After the Dow fell more than 1,100 points on Monday, a historic one-day drop that sent stocks in Europe and Asia tumbling, US markets opened to a bumpy start on Tuesday.
The Dow fell by 500 points at market open on Tuesday morning, but quickly turned positive. Similarly, the S&P 500 and Nasdaq Composite Index opened down, but bounced up within the first half hour of trading. Yet by the end of the hour, they were down again.
After swinging wildly throughout Tuesday, at market close, the Dow ended up more than 560 points (a gain of 2.3%) for the day.
Billionaire Carl Icahn called the financial markets a "casino on steroids" in an interview with CNBC on Tuesday and warned that it would "implode." However, he sees this week's volatility as the "beginnings of a rumbling" rather than "the beginning of the end."
Despite the whipsaw moves in the markets, economists were not particularly panicked, pointing to both a strong economy and company earnings as reasons for optimism. The markets also remain at levels well above where they were a year ago.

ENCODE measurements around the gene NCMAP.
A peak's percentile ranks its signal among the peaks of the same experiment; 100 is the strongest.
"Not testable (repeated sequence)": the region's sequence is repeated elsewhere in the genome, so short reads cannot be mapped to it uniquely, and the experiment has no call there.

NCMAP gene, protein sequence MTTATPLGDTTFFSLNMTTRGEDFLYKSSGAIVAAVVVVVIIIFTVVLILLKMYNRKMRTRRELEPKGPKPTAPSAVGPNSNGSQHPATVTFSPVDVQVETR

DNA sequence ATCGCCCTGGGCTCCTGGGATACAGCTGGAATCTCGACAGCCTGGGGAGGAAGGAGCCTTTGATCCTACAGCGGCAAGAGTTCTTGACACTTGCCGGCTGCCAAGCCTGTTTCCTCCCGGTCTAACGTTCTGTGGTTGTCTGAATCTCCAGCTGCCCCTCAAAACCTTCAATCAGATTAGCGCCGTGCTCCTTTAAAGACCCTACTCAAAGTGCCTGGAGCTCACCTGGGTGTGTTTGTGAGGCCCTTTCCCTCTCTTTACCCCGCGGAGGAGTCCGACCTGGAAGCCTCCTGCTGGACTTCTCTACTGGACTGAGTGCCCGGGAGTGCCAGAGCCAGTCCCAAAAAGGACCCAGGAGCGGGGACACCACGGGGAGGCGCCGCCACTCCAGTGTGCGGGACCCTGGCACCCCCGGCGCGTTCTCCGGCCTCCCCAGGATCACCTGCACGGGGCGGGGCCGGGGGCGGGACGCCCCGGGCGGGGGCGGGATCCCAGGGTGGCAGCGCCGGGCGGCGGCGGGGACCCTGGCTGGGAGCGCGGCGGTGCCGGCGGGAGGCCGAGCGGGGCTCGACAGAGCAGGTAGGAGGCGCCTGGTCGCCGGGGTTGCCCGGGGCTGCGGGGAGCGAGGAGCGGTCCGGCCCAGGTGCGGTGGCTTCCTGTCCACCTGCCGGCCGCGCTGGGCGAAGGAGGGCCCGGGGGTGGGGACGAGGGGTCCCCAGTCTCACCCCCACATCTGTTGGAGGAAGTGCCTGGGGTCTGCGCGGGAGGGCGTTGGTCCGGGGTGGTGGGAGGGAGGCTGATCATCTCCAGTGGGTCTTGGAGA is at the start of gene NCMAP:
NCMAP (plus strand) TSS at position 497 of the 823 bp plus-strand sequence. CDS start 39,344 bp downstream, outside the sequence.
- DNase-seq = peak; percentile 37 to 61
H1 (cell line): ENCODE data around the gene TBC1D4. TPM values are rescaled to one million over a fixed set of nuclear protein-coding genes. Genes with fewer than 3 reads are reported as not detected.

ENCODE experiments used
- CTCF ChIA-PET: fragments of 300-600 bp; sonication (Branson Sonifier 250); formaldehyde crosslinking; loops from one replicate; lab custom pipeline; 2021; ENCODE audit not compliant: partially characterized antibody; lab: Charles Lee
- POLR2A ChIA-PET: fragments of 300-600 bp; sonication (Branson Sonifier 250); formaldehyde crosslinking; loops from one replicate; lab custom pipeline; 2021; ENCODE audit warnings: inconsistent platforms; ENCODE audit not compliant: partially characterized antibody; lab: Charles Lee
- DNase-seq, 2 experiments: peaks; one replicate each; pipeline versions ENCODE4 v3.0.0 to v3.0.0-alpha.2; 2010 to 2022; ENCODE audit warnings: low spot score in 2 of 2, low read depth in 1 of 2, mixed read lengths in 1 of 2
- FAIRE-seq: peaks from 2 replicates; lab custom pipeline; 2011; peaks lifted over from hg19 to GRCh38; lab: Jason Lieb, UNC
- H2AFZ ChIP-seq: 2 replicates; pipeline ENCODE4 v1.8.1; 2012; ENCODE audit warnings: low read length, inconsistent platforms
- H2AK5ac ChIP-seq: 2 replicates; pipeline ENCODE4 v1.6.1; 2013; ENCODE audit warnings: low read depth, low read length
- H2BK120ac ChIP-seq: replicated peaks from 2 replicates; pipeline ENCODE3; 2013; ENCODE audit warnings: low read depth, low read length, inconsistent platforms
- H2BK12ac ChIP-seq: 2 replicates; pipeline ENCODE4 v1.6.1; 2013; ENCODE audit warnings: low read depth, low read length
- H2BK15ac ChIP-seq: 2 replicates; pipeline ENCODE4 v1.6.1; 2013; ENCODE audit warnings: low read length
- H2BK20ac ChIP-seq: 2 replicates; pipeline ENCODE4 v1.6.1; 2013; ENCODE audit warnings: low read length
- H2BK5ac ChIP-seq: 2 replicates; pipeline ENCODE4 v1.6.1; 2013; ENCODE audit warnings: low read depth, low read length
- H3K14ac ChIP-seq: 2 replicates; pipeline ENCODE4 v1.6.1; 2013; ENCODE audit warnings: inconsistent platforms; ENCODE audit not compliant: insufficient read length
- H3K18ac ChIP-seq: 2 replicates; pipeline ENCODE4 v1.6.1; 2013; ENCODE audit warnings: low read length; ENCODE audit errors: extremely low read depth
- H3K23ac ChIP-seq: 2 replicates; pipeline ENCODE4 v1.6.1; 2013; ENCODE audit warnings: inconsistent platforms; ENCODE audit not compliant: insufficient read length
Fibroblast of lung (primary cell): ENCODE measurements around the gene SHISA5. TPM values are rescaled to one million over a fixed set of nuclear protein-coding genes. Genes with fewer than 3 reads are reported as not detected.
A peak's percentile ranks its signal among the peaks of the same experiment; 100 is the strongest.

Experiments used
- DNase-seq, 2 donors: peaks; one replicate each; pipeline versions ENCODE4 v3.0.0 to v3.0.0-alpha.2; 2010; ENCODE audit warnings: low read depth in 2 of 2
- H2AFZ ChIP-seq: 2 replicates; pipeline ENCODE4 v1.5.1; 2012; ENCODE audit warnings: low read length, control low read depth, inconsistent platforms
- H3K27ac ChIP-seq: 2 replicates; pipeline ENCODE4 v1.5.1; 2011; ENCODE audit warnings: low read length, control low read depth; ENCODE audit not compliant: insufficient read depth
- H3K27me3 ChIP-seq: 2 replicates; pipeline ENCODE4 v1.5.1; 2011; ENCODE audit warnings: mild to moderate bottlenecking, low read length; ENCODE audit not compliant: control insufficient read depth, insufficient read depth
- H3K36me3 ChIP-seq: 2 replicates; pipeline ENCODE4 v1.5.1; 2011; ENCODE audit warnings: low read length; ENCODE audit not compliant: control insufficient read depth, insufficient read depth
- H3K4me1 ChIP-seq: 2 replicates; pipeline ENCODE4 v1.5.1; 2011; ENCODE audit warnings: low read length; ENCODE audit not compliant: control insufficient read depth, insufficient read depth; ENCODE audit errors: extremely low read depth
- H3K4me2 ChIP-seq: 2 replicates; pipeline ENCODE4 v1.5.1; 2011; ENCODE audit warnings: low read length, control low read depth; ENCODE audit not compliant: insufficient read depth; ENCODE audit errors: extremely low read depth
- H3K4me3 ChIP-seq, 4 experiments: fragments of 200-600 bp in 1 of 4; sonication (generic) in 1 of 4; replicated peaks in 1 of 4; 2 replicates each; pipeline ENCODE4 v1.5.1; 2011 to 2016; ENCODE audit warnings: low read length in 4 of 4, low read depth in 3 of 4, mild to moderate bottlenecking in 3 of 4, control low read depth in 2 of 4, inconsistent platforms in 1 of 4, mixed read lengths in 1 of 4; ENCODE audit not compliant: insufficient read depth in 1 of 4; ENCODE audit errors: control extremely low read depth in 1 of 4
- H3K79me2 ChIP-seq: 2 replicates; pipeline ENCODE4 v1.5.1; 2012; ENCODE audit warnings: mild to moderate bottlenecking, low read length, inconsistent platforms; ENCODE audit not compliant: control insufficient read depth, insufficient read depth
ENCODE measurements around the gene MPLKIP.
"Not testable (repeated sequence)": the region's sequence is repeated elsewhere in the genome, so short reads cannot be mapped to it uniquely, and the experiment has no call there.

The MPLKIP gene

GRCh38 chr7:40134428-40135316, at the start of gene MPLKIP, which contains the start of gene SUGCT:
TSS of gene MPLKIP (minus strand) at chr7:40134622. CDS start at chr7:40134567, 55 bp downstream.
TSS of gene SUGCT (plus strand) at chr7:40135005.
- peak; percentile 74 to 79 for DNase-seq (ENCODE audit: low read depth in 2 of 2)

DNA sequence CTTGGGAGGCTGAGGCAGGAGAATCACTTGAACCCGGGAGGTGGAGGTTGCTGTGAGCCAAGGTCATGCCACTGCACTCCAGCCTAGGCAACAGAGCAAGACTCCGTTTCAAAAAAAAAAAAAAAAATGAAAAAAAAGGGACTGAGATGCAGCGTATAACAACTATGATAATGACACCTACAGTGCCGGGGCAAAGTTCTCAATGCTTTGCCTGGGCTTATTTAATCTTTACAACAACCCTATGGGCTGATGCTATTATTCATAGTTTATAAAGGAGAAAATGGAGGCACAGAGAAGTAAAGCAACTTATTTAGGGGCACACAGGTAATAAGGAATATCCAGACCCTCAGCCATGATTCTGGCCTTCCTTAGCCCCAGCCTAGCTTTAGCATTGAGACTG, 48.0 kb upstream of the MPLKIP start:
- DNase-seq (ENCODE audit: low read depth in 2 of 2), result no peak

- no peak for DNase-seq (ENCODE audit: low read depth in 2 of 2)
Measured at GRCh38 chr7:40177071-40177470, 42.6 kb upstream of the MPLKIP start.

"In short, calm down. The economy is not going to collapse," economist Dean Baker at the Center for Economic and Policy Research, wrote. "If you have less money in your 401(k) than you did last week, just remember, you have far more than you expected to have last year."
"In short, markets felt frothy. A correction was waiting to happen," wrote Tim Duy, economist at the University of Oregon, in his newsletter Fed Watch. "Don’t panic just yet. Market declines do not appear tied to an earnings warning or recession threat (like 2015/206) nor are they sufficient to derail the expansion."
Treasury Secretary Steven Mnuchin said at a House Financial Services Committee hearing on Tuesday, "We are very focused on long-term economic growth, and we believe that the policies that we have enacted, including tax reform are very positive for long-term economic growth."
Still, investors will be keeping a careful eye on interest rates and the Federal Reserve, which swore in new chair Jerome Powell yesterday. "The Fed can cause a recession," said Mark Weisbrot, codirector of the Center for Economic and Policy Research. "That's what people should be worried about."